The Australian Government has been rolling out a series of significant regulatory reforms of the superannuation industry, many of which will commence in 2013. These reforms are fundamentally designed to enhance the prudential supervision of the industry and introduce a number of new requirements for superannuation fund trustees.
One of the areas targeted by the reforms is the investment management function of superannuation fund trustees. From 1 July 2013, there are some significant new processes which trustees will need to introduce in relation to the engagement of investment managers and the making of investment decisions. Many of these new processes will require increased input from the investment managers and investment professionals engaged by trustees.
As Australian superannuation funds have significant offshore holdings, these new requirements will change the way superannuation trustees interact with offshore investment managers and investment professionals. These offshore investment counterparties will need to understand the new prudential regime if they are to anticipate and comply with the additional requests for information and assistance from Australian superannuation funds.
K&L Gates has offices across the United States, Europe, Asia Pacific, the Middle East, India and Africa, which can assist superannuation fund trustees deal with offshore investment managers and investment professionals no matter where the manager or transaction is located. We are also well placed to assist investment managers respond to the requests of their Australian superannuation fund clients. Thanks to our global platform, K&L Gates' lawyers all over the world are well versed in the new prudential requirements applicable to Australian funds and, having lawyers across our worldwide network who understand the particular needs of Australian superannuation fund trustees, should be of significant assistance particularly in the hectic early days of the reforms.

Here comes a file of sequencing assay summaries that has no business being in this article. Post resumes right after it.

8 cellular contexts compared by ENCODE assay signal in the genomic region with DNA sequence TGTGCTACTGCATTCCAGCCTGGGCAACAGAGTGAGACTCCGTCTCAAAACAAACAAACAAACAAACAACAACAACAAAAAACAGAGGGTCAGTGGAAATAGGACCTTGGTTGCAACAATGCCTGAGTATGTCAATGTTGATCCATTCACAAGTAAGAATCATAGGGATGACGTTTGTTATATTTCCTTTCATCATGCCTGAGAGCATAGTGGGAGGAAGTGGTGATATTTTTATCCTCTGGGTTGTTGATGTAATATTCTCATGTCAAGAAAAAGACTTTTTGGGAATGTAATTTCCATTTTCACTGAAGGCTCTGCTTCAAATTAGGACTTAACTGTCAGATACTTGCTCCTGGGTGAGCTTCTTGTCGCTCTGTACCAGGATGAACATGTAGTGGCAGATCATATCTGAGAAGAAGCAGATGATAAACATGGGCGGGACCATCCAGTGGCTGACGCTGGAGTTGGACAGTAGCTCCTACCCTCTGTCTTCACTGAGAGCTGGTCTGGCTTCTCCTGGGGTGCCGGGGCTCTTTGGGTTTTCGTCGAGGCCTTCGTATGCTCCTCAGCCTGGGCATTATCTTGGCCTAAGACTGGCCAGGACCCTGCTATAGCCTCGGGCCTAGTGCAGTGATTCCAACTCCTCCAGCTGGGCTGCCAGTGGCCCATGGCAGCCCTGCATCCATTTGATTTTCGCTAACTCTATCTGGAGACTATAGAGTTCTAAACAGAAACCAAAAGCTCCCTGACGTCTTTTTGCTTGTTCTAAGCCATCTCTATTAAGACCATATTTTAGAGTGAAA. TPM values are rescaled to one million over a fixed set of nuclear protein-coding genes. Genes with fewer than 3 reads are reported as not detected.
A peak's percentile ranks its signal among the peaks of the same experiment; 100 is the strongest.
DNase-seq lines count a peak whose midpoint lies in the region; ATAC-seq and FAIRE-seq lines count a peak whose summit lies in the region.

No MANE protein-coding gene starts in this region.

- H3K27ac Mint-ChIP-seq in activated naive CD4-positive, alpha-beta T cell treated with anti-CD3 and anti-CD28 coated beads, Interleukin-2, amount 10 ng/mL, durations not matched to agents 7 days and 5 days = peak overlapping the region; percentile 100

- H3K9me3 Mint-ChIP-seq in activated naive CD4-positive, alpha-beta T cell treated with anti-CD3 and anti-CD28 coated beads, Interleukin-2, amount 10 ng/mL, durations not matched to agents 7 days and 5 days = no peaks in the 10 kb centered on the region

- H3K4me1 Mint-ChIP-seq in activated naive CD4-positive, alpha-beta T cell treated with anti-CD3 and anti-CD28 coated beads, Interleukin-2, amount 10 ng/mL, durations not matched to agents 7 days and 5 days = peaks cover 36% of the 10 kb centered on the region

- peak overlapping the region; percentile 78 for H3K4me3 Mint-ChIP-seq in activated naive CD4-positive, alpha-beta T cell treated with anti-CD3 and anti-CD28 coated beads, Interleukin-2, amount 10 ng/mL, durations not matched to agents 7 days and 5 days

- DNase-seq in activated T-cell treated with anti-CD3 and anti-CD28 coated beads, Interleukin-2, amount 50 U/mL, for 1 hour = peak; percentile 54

Some of the issues on which investment managers and investment professional can expect to be approached about by Australian superannuation trustees in the coming months include:
Prudential Standard SPS 530 Investment
This standard is designed to assist trustees to safely invest members' money and monitor the performance of those investments. SPS 530 represents a significant uplift in the mandatory measures which trustees are expected to meet in connection with the due diligence, monitoring and ongoing management of investment portfolios. As a result, investment managers and other investment service providers may be asked by trustees to provide information and reports on a more comprehensive range of criteria than they have dealt with in the past.